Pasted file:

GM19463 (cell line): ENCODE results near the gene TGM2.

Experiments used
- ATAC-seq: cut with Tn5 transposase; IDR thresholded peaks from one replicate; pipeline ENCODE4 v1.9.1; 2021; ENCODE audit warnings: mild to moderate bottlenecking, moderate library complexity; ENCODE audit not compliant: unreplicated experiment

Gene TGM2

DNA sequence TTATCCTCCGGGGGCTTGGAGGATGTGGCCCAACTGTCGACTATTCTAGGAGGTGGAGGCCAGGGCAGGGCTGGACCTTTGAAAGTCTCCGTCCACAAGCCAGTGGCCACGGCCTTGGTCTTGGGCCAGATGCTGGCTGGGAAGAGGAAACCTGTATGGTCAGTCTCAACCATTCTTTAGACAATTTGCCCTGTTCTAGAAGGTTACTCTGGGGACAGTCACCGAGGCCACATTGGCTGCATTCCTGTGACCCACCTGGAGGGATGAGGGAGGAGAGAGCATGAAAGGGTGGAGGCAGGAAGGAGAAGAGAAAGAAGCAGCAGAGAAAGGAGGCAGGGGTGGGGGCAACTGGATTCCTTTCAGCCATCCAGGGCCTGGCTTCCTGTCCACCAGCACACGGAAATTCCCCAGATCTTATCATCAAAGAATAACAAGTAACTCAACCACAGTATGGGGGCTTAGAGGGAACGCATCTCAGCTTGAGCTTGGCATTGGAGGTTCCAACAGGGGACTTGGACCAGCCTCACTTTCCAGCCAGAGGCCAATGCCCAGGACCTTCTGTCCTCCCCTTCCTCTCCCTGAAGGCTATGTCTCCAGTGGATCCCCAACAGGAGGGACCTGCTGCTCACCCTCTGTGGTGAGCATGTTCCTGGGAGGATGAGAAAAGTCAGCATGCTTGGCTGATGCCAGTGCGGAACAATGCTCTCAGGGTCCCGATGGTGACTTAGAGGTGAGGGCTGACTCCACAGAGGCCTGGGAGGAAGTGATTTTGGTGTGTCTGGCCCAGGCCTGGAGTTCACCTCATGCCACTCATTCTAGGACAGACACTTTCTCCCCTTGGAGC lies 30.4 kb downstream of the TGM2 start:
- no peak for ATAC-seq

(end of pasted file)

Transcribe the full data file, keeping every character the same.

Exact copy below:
GM19463 (cell line): ENCODE results near the gene TGM2.

Experiments used
- ATAC-seq: cut with Tn5 transposase; IDR thresholded peaks from one replicate; pipeline ENCODE4 v1.9.1; 2021; ENCODE audit warnings: mild to moderate bottlenecking, moderate library complexity; ENCODE audit not compliant: unreplicated experiment

Gene TGM2

DNA sequence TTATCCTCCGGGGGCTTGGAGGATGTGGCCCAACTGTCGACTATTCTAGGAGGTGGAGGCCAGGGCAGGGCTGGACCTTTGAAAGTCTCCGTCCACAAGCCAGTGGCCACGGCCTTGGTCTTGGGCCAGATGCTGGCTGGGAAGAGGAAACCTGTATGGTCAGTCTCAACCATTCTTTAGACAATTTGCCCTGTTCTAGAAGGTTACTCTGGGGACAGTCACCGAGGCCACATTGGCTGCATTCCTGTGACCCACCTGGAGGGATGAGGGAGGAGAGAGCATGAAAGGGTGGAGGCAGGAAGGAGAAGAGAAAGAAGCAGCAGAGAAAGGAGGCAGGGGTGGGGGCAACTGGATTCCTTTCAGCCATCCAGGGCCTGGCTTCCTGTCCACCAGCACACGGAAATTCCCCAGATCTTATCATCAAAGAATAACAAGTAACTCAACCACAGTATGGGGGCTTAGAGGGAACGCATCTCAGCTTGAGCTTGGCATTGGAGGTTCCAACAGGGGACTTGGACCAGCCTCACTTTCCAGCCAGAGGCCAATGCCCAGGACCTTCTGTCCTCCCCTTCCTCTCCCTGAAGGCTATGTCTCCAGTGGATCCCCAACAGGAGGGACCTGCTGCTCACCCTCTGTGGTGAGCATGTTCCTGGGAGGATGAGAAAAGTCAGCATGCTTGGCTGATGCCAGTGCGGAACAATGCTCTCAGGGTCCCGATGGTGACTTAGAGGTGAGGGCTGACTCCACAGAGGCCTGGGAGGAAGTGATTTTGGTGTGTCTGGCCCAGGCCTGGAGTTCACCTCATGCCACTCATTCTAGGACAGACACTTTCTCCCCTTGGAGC lies 30.4 kb downstream of the TGM2 start:
- no peak for ATAC-seq